Constantly squinting into the sun isn't for everyone - two newcomers to space are now supposed to do it professionally. You're taking on the job of a long-lost, dependable space weatherman.
On the night of October 26th, NASA managed two successful launches in one: a Delta II rocket transported the twin probes of the Stereo mission into space without any problems. The two observatories of "Stereo" (Solar Terrestrial Relations O bservatory) should together provide three-dimensional images of the sun and its eruptions and make the course of the eruptions more predictable.
When the sun erupts, several billion tons of matter are ejected from the sun's atmosphere into space at speeds of up to 2000 kilometers per second. Such coronal ejections of matter can trigger auroras on Earth, but in extreme cases they can also damage satellites and disrupt telecommunications and energy supplies. For astronauts in regions outside the Earth's protective magnetic shield, strong solar activity can even have fatal consequences. Unfortunately, however, the eruptions directed towards the earth have not yet been observed directly. The two stereo probes should therefore take a lateral, earth-flanking observation position.
The probes will reach this post in three months after a gravitational maneuver with the moon. Different parking positions are provided for the identically constructed observatories: The front probe Stereo-A (for ahead) flies in front of the earth and is a little faster, while the probe Stereo-B (behind) flies behind the earth a little slower. Stereo-A will orbit the Sun in 344 days, Stereo-B in 386 days. Thus, the distance between the two probes to each other and to earth is steadily increasing. By combining the images taken from different angles, a three-dimensional image of solar flares can then be calculated. Data from veteran solar observers like the old Soho satellite, which has been active in space for eleven years now, can be integrated and complete the view of the solar flares.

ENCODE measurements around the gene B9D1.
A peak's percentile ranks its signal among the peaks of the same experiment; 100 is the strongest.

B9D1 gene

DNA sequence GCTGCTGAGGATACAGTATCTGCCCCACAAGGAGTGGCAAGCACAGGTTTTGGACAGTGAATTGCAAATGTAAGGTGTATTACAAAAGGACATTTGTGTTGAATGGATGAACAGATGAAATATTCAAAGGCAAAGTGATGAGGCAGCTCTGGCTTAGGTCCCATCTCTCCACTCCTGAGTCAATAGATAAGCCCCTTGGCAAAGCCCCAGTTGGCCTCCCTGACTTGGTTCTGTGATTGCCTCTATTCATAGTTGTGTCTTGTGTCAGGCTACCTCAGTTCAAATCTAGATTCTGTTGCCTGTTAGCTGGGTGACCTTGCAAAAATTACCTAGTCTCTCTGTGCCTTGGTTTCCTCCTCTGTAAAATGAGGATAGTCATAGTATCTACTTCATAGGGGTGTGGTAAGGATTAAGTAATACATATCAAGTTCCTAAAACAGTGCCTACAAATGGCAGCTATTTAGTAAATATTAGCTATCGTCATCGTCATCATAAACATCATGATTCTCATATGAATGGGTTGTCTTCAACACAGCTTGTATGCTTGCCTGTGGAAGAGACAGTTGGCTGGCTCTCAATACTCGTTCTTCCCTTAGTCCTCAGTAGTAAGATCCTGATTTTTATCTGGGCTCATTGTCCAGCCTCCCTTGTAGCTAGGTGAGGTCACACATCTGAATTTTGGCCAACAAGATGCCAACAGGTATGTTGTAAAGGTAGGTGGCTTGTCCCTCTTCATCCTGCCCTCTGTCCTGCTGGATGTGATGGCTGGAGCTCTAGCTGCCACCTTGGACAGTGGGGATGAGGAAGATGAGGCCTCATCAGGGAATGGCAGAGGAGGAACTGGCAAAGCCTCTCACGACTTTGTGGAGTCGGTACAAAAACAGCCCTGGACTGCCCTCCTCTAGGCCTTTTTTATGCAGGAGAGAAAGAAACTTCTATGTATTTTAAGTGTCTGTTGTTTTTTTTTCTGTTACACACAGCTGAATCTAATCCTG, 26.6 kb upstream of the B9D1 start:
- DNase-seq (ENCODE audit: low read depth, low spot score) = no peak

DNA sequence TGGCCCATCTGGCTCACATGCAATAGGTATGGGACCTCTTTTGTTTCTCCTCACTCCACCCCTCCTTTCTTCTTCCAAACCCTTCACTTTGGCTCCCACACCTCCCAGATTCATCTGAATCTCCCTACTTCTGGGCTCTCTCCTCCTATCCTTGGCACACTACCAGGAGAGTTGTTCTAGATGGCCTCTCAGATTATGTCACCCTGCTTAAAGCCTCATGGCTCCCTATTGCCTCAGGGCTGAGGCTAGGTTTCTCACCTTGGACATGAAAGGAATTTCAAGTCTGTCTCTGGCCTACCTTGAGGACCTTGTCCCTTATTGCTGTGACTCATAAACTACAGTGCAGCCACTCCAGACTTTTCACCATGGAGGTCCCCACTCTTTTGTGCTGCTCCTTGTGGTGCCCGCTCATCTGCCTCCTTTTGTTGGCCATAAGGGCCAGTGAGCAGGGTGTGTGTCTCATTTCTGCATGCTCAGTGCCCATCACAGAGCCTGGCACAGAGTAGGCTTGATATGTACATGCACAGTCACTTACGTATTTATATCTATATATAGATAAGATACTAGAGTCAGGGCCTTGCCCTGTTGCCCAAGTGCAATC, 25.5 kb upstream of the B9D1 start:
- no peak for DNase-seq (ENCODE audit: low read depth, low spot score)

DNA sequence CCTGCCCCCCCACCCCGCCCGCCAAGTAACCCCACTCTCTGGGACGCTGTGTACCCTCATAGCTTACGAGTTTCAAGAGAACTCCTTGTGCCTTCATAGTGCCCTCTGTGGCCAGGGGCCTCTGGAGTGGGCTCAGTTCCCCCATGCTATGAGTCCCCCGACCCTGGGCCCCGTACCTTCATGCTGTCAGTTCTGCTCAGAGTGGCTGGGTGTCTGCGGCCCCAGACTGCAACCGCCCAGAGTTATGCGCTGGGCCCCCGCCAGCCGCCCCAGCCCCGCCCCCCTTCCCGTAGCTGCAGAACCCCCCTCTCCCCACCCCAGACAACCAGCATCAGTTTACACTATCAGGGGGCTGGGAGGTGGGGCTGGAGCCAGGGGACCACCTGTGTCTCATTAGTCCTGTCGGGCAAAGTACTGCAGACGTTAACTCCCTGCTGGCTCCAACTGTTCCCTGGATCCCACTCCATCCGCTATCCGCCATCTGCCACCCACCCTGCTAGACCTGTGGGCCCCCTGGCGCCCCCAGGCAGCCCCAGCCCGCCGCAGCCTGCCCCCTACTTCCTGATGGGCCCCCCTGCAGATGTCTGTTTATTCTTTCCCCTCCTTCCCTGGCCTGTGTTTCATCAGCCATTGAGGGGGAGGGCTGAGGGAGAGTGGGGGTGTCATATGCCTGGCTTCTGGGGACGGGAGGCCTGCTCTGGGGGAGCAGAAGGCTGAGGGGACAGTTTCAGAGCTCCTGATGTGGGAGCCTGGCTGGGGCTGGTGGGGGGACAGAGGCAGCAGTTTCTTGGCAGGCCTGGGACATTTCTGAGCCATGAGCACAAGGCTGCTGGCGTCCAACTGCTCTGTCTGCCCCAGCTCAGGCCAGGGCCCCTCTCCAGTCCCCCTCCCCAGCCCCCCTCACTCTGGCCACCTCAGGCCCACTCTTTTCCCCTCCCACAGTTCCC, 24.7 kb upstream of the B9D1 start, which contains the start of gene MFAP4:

The stereo twin is equipped with a powerful range of instruments. The main component "Secchi" (Sun Earth Connection C oronal and Heliospheric Investigation) combines four instruments with which coronal matter ejections are observed three-dimensionally from their birth to their impact on the Earth's magnetosphere should be. A camera for extremely short-wave UV light, two coronagraphs and a heliosphere analyzer are used for this purpose.
"Swaves" (Stereo/Waves) is responsible for radio waves: There is interference in the radio range from the sun to the earth orbit overhear "Plastic" (Plasma and Supra- Thermal I on C omposition), is intended to analyze the composition of the solar wind emanating from our central star and to detect protons, alpha particles and heavy ions. Also "Impact" (I n-situ M easurements of P articles and C ME T ransients) will collect and examine particles. This should enable a spatial representation of the distribution of high-energy solar matter and the local magnetic field vectors.
The mission should provide data for at least two years - although the scientists secretly hope for a much longer period.